- What Deductions Can You Claim When Buying a Home?
- IRS Rules on Mortgage Interest Deduction
- Filing Taxes When You Don't Own a House
- Is Interest Paid on a Second Home Deductible From Federal Income Tax?
- Can I Claim State Sales Tax Deduction if I Do Not Pay State Income Tax?
- What Kind of Tax Deductions Are for a Single Person With No Dependents & No House?
Becoming a homeowner means it’s you, not a landlord, who has to worry when a hot water heater needs replacing or the roof springs a leak. It also means that you, not a landlord, can claim many of the expenses of buying a home on your taxes as a deduction when you file your 1040. While many first-time home buyers are aware that homeownership provides tax benefits, many don’t know about the various deductions they can claim.
Home Interest Deduction
While it can be staggering to see how much you’ll pay in interest charges over the life of your mortgage, those finance charges have a big tax benefit: They can be claimed as a deduction. The Internal Revenue Service lets you claim interest charges on the first $1 million in your mortgage. Don’t underestimate the value of this deduction, as over the course of a 30-year, 5-percent mortgage on a $200,000 home, you’ll pay about $186,500 in interest, or about $6,217 a year on average.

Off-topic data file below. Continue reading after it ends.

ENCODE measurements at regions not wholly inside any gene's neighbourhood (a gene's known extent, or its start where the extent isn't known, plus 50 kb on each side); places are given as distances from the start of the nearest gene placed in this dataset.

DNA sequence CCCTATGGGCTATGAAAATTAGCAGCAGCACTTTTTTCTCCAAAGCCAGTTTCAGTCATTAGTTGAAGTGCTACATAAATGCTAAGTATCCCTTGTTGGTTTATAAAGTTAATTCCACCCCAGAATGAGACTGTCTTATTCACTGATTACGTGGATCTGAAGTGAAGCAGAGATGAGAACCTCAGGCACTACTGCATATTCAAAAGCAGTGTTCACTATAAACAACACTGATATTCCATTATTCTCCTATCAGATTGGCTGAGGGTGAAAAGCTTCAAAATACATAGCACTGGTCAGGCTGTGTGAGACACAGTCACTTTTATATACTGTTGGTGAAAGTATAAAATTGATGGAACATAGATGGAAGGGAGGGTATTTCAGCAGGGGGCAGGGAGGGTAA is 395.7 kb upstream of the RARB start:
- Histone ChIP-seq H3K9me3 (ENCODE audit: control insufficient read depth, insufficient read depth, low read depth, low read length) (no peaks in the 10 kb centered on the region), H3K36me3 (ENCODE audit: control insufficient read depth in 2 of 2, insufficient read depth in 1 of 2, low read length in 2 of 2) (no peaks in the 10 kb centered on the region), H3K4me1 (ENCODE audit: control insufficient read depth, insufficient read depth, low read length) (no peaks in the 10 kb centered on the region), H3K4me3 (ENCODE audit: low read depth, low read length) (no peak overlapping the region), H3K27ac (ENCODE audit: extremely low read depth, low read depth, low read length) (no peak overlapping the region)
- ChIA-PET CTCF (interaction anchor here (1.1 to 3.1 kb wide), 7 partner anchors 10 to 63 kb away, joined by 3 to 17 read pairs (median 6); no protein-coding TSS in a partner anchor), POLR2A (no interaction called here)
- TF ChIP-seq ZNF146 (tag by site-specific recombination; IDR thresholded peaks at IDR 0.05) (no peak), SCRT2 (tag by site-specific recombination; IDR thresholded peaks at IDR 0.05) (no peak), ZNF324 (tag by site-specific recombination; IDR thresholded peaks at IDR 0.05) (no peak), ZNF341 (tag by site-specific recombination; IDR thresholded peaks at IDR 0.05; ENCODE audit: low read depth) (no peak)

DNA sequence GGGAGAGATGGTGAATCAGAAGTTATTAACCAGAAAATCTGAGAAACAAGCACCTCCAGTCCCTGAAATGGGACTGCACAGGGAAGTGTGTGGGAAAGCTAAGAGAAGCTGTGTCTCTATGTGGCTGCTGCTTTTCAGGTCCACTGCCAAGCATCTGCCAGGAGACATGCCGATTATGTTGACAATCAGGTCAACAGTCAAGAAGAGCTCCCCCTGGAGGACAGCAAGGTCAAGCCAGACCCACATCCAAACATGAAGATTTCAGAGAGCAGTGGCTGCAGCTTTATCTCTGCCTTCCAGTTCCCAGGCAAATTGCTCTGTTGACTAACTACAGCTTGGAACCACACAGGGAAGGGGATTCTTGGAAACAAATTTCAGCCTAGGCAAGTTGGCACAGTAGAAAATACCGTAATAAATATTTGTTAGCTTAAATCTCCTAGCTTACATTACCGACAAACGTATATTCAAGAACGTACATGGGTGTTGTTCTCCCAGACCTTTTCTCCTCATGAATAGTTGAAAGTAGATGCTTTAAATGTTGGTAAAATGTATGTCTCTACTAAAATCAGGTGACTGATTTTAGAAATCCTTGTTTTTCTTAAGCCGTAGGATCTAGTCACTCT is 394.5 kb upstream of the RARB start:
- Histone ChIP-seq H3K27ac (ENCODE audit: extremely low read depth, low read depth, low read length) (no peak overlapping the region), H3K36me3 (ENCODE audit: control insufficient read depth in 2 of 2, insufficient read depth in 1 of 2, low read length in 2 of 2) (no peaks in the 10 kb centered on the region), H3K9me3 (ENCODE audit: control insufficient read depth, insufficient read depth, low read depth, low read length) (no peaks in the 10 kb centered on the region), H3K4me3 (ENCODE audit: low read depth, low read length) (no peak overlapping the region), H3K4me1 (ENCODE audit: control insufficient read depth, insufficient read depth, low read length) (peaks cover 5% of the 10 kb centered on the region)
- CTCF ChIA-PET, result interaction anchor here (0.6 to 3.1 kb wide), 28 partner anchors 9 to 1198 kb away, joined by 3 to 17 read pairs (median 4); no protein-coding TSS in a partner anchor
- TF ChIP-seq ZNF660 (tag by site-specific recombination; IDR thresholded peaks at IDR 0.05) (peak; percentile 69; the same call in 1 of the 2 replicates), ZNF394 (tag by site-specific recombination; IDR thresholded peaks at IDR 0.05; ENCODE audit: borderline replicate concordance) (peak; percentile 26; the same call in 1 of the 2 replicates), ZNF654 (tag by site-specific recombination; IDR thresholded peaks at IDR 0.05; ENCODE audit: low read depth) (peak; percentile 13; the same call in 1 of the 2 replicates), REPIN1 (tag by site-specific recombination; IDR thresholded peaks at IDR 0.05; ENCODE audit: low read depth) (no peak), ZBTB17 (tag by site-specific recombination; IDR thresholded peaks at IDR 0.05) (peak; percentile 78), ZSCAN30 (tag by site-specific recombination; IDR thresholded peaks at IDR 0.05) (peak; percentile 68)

If you purchased points from your lender to lower the rate on your loan, you’ll save money over the life of the mortgage. You’re also entitled to a tax savings in the year you buy your home, as the IRS allows you to deduct the cost of points on your mortgage in the year you bought them. You can’t pay more than the normal rate per point for your area, and the payment must apply to the cost of the home, not toward closing or other administrative costs. You can even claim the price of points your seller purchased for you, as long as you deduct the points’ value from the home’s cost basis when you calculate its basis for capital gains.
Real Estate Taxes
While only some taxes may be associated with the sale of a home, by owning it you’ll incur property taxes on its value each year. These property taxes are deductible in most cases. The IRS requires that they’re uniformly assessed against every property in your area and aren’t benefit tax assessments for improvements made by a municipality such as sidewalks or paving the road in front of your home. If your pay into an escrow account and your lender pays your property taxes, you may still claim the deduction, though you’re only allowed to claim the amount your lender pays, not the amount you pay into the escrow account itself.
Deductions: The Bottom Line
You’ll feel the largest tax advantage if you’re already itemizing your deductions rather claiming the standard deduction when you purchase your home. Because the standard deduction for couples is $11,900 and individuals is $5,950 in 2012, you’ll need to claim more deductions than those thresholds to make itemizing worth it. Even then, a slew of homeowner, health care and business deductions may raise your itemized deductions slightly higher than the standard deduction, .
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